Anybody who has divorced in California knows the importance of the date when a couple is “legally separated.” This applies to all divorces, legal separations and child custody cases where monthly or yearly income, or property division, is at issue.
On Monday, July 20th, the California Supreme Court changed the rule from a “combination of factors” test, to a new bright line. The “date of separation” for purposes of divorce, custody and legal separation cases now will not begin until the couple is living under separate roofs.
California, a community property state, splits marital property at the date of separation. See, Family Code § 771, which provides “[t]he earnings and accumulations of a spouse and the minor children living with, or in the custody of, the spouse, while living separate and apart from the other spouse, are the separate property of the spouse.”
Under the new rule, a couple living under the same roof, however “separately,” cannot qualify under California divorce and separation law as having two “sole and separate” incomes. Under previous court rulings, the “date of separation” could be shown by a variety of factors, including sleeping arrangements, sexual behavior, and who paid which household expenses.
The new ruling resulted in Marriage of Davis, No. S215050 (2015), a case where Keith Xavier Davis and Sheryl Davis had been living in the Castro Valley same house for five years before Sheryl moved out and filed a petition for divorce. During the five-year “separation,” Sheryl made more money than Keith, who was self-employed. Keith claimed there was no “separation,” thus entitling him to spousal support based on Sheryl’s income during the “separation” period from 2006 to 2008. Sheryl claimed the “date of separation” was in 2006, when the couple initiated their “separate” behavior, living under one roof but keeping separate credit card accounts, separate budgets, separate bank accounts, and having no sexual relationship. Sheryl took a job in Los Angeles in 2008, filed for divorce, and thereafter returned only on weekends until 2011. In July 2011, Sheryl moved out completely.
“Living in separate residences is an indispensable threshold requirement for a finding that spouses are living ‘separate and apart’ for purposes” of dividing property, the court ruled. Thus, the Supreme Court held, Keith Davis was entitled to spousal support, and a split of the community property, based on the 2011 date when Sheryl moved out. The case was remanded to Superior Court, for further proceedings to determine back spousal support and the property split.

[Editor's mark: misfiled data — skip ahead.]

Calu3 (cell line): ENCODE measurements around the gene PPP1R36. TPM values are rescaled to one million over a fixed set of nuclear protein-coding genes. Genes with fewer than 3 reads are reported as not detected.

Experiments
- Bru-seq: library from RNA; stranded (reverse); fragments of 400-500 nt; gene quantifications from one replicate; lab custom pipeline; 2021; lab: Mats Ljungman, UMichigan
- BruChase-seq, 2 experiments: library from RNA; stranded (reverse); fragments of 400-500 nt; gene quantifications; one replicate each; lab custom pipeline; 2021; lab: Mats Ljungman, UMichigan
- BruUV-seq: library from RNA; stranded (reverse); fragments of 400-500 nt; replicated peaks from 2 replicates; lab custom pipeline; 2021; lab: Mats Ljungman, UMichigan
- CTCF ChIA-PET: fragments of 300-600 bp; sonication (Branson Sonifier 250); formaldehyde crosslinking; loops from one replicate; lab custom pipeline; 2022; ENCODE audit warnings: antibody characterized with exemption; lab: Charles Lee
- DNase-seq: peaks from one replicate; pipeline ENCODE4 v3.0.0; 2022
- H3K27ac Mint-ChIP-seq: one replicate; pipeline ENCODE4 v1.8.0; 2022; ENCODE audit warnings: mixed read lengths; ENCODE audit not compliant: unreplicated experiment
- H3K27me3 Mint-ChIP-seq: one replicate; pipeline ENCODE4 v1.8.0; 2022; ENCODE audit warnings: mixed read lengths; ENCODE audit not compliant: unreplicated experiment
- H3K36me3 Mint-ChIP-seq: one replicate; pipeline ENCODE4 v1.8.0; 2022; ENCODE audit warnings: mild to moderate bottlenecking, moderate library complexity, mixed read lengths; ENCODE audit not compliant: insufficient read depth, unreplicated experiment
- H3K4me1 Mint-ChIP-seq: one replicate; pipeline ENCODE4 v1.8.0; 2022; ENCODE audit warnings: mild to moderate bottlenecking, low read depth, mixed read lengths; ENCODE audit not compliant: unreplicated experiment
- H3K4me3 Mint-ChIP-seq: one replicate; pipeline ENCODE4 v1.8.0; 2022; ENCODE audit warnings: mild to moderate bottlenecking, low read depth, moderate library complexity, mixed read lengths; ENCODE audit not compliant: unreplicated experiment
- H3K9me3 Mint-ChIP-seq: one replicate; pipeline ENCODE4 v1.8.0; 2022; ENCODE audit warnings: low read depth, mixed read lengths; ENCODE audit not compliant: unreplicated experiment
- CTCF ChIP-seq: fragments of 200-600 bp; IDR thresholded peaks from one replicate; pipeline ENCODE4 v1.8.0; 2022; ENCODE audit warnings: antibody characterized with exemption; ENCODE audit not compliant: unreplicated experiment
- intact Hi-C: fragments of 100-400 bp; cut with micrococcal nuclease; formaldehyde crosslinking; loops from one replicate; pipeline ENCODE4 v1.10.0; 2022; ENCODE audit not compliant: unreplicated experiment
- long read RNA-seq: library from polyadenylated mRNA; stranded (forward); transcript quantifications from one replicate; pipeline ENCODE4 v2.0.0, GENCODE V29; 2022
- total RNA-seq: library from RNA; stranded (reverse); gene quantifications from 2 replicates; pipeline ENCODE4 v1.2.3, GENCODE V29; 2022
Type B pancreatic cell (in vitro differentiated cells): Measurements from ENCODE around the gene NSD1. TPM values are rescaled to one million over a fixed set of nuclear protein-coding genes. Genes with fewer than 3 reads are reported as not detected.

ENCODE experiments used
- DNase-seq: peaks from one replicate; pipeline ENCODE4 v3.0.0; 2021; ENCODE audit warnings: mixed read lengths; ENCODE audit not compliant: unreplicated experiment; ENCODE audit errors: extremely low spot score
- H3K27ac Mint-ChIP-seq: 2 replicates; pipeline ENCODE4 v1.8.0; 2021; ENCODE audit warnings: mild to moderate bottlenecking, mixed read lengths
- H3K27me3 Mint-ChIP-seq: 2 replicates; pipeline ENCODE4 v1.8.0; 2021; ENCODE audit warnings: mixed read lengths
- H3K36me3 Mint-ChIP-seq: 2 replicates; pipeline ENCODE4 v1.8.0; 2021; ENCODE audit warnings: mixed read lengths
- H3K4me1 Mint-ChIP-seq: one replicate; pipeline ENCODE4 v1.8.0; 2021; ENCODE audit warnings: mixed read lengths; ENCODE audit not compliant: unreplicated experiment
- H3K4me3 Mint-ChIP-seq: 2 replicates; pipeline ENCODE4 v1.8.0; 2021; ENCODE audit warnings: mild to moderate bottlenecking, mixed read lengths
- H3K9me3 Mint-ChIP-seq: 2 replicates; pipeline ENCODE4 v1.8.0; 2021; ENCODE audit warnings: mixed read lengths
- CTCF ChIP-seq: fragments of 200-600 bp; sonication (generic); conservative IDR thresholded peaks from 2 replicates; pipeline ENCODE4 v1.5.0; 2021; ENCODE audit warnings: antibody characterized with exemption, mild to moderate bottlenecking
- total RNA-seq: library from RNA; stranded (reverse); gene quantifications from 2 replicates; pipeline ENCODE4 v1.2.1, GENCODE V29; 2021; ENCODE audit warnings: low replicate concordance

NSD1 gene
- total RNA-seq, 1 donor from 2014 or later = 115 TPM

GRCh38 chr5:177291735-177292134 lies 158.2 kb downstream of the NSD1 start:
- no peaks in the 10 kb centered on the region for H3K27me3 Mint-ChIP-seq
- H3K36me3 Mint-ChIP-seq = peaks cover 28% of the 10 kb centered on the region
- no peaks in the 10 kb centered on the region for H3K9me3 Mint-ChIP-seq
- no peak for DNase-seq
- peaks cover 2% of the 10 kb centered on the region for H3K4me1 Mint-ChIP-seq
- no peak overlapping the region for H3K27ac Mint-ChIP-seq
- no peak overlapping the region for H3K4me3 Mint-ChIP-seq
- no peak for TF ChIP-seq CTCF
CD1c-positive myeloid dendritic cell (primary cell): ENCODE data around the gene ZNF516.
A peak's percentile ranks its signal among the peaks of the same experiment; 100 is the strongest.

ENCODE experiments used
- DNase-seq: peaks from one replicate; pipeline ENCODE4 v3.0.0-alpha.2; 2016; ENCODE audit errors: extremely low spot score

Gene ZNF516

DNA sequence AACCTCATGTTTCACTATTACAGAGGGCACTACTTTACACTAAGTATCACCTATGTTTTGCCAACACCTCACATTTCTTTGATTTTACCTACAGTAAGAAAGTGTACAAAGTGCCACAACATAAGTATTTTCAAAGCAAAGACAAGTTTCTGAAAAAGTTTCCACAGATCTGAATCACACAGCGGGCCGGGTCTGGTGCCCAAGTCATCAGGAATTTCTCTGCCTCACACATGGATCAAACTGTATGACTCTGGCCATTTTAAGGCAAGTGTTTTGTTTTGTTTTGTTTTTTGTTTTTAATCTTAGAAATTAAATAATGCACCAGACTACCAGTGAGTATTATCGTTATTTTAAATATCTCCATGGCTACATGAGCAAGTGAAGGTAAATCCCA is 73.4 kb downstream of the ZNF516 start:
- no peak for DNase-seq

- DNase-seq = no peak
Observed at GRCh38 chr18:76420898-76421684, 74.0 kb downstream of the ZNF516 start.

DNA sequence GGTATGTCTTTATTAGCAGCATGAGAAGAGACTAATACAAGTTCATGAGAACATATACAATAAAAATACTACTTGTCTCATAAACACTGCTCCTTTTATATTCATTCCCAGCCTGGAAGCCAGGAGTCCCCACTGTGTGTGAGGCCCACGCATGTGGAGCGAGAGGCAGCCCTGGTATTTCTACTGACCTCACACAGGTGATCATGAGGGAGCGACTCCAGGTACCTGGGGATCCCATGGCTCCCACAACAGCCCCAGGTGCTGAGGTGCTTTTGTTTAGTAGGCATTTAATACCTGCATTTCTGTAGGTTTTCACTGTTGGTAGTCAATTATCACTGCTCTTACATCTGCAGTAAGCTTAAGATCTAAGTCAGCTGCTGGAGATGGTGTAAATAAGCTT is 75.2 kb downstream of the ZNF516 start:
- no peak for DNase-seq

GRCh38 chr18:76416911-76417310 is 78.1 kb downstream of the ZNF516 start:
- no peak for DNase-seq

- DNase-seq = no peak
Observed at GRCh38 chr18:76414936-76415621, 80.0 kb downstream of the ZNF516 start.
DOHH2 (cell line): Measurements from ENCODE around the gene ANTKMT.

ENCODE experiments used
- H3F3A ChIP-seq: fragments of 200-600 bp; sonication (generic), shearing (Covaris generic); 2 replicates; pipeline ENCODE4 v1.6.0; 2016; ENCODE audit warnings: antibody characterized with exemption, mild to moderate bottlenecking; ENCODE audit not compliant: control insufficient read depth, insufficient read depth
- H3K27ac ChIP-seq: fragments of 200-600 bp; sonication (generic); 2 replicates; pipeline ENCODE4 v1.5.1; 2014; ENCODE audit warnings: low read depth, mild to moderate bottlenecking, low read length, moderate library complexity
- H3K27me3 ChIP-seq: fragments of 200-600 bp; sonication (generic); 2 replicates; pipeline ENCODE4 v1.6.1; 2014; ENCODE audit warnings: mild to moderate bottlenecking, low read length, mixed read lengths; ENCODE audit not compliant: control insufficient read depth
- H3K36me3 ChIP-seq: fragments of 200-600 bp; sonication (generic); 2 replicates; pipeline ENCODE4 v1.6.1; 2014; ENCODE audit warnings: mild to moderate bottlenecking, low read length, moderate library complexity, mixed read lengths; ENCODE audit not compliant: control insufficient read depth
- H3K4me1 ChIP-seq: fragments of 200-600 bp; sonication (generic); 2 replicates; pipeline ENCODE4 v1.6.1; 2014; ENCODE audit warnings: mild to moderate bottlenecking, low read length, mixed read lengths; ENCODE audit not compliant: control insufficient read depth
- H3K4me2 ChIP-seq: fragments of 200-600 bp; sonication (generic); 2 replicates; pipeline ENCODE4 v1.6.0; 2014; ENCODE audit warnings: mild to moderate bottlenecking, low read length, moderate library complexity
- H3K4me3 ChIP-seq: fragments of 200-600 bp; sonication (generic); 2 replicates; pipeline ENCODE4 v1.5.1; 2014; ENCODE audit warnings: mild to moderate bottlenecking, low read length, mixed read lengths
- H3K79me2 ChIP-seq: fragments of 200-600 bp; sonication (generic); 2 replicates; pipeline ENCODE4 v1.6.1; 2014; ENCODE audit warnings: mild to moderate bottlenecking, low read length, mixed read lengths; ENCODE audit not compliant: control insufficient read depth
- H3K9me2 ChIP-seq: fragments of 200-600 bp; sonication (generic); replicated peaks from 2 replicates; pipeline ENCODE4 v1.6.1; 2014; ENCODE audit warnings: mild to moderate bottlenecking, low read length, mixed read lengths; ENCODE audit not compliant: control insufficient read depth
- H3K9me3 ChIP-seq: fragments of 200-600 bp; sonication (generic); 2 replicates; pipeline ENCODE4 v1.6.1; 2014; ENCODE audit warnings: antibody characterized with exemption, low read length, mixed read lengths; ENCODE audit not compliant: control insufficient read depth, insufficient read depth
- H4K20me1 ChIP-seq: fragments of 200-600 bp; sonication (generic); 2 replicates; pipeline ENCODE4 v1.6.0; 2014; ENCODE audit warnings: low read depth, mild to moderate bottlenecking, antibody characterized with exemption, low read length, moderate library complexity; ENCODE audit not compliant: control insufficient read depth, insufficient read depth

“In cases like this, an experienced private investigator’s day-to-day surveillance skills, video documentation, thorough investigation of the married parties’ behavior, and witness interviews are crucial,” says John A. DeMarr, P.I., a licensed California private investigator since 1985.
“Without a licensed private investigator, you have no access to public record information, court-admissible videography and witness interview expertise needed to establish whether either husband or wife is actually living at the former family residence. We have handled hundreds of divorce cases over our 30 years’ experience makes all the difference, in the service levels and innovative approaches we can offer our clients. Many times our expertise results in a successful outcome.”
John A. DeMarr, a licensed private investigator in Huntington Beach, California, has provided consistently innovative process service and private investigation services over thirty years. Always reasonably priced, his services are conducted aggressively, and always within the bounds of the law.
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